The 47-mile bike trail seems like just the type of project the U.S. Department of Transportation likes to finance through a program started in 2009 to provide support for transit, bike, pedestrian, rail, ports and other type of infrastructure not typically funded through regular work plans (read roads)....

  6. Interactive: Mapping traffic fatalities (Tampa Bay stands out)


    We know all about how Tampa Bay ranks No. 2 in the number of pedestrian fatalities

    Ever wonder what all that mayhem in the streets looks like from space?

    The planning website Planetizen has found this: Max Galka at Metrocosm, a website that analyzes data and statistics, has mapped 373,377 points on a map of the United States. Each point represents a person who died in a vehicle crash between 2004 and 2013. It's interactive, so information about each crash will appear as you zoom closer. (Here's a guide)....

  7. Here's something that Tampa does better than Charlotte


    It can become tiresome to continually write about how Charlotte is growing in ways that Tampa is not.

    There are all those car-free options. During big events, it can show itself off better than Tampa. There have been all of those Chamber of Commerce field trips, too....

  8. Check it out Tampa Bay: Here's how federal rail money is being spent in Denver


    It's been more than four years since Gov. Rick Scott rejected $2.4 billion in federal money to build a high-speed rail line connecting Tampa to Orlando.

    Not only is it maddening to imagine where the project would be (near completion? another six months? already open?) if Scott hadn't killed the project. But it feels like a gut punch, every few weeks or so, to read about another city reaping the rewards that easily could have been spent right here in Tampa Bay....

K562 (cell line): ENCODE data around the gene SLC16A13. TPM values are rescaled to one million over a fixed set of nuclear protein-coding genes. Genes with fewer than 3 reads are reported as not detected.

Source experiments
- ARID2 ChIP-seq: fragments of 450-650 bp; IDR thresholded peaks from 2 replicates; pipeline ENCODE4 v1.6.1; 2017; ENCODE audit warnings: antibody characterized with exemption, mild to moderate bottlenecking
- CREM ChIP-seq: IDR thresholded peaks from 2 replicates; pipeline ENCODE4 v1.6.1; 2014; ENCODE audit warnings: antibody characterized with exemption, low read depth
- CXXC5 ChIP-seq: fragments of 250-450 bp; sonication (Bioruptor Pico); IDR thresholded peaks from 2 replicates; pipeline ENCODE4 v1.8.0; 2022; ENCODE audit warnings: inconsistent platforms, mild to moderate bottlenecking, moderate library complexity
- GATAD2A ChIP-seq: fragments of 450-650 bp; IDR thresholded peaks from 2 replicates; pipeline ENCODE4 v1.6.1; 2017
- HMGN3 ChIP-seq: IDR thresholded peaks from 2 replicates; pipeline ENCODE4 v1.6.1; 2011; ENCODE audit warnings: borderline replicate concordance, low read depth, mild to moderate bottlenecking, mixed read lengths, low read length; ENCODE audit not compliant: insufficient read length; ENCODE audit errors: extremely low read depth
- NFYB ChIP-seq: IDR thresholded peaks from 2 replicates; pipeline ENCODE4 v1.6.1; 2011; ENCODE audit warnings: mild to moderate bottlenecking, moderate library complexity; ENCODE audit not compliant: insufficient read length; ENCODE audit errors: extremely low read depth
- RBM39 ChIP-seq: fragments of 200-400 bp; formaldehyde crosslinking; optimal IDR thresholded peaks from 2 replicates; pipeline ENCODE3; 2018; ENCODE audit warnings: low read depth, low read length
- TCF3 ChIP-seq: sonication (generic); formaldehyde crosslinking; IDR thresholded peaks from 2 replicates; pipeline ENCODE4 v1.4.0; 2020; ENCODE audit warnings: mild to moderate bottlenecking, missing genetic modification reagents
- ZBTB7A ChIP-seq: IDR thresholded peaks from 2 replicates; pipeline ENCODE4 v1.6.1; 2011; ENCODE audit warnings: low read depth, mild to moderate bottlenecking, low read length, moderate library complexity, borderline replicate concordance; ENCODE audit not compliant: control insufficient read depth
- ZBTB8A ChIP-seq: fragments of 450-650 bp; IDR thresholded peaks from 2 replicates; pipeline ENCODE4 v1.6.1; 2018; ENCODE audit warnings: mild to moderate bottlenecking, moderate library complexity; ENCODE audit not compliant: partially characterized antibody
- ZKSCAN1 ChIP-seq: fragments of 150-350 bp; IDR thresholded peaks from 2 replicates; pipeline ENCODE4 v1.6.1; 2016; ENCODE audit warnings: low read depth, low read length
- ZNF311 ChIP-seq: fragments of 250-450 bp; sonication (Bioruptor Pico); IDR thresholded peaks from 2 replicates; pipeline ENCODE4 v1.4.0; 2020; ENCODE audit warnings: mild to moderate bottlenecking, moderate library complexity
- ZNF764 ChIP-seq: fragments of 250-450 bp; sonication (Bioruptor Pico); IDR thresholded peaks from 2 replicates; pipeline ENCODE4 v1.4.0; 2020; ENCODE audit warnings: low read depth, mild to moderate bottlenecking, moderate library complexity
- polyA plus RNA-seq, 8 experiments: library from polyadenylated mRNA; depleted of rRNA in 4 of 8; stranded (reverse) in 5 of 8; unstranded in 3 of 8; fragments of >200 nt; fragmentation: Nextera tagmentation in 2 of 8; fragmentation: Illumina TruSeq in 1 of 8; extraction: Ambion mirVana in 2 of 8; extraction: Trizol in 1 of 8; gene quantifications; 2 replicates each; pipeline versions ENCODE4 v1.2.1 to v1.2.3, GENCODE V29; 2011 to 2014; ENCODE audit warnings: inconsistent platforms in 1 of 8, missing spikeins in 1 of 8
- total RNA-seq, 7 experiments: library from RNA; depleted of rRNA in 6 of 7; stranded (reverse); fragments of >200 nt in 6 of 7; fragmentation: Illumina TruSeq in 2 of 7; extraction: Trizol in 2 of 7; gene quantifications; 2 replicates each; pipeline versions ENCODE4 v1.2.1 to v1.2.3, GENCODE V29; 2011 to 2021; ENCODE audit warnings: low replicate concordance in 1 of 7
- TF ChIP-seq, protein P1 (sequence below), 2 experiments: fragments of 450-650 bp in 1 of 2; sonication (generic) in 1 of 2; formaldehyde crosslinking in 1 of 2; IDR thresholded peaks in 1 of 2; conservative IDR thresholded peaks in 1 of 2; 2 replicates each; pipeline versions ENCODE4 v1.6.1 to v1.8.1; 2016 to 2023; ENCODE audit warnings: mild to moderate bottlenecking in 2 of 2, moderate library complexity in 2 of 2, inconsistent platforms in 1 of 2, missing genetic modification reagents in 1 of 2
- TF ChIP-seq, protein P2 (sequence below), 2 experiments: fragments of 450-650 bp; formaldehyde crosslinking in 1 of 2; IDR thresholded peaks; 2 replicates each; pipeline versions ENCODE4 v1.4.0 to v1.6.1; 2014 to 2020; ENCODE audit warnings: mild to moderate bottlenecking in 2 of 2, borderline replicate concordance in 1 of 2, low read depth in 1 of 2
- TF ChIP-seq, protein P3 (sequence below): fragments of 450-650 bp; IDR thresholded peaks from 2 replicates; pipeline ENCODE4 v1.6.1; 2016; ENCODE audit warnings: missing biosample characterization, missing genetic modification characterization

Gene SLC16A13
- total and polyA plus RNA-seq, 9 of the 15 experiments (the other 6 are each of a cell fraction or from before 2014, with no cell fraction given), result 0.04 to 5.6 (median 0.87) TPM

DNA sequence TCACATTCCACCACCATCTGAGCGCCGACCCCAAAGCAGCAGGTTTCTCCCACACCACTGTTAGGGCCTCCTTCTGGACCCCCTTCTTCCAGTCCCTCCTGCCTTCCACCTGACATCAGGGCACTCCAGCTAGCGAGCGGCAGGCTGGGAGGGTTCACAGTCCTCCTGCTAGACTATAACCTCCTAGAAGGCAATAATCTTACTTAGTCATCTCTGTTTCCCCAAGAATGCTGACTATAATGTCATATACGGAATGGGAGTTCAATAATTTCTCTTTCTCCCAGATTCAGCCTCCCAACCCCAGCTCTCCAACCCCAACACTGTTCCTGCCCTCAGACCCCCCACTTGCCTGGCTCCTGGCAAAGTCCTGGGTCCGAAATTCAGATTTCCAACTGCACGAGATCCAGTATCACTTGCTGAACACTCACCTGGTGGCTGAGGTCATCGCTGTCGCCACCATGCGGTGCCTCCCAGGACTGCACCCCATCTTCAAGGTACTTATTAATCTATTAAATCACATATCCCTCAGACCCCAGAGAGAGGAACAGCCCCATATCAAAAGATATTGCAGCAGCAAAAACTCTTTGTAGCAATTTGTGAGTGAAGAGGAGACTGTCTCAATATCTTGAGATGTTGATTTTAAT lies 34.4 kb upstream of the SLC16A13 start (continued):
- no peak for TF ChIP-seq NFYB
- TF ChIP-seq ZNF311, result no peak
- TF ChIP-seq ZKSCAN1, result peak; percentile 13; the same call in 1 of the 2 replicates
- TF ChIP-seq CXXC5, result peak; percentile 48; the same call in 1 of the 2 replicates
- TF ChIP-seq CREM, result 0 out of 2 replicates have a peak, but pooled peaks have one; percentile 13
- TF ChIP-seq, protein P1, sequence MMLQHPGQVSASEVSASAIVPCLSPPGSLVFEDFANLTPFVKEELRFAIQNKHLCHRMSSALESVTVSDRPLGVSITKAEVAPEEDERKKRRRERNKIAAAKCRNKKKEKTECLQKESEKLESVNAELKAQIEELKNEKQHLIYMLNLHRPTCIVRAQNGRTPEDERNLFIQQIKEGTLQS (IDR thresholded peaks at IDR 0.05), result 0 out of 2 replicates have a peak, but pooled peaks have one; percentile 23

Denver Union Station
  9. Rising sea levels: Now playing in Miami Beach


    New studies showing how rising sea levels will wash across Florida have gained a lot of attention lately.

    "The potential magnitude of sea level rise is staggering," said Michael Oppenheimer, a Princeton University climate researcher who is on the board of Climate Central and says he offered comment on a version of a recent study. "In the short term, it risks serious disruption of life along the coast while in the long term, it could lead to obliteration of a large and priceless amount of our cultural heritage, worldwide."...

  10. Yes, now they're blaming millennials for potholes


    It sure is popular to blame those born between 1982 to 2000 for a host of problems.

    For a generation faced with a bad job market and mounting college debt, the millennials are by now used to getting lectured by Baby Boomers (who are blameless for any of this, of course). 

    But it does seems a tad harsh to chide millennials for problems beyond their control. Big college debts will temper whatever they'll be able to afford on other things, like homes and cars. And yes, that does hurt an economy that's too dependent on mindless consumerism....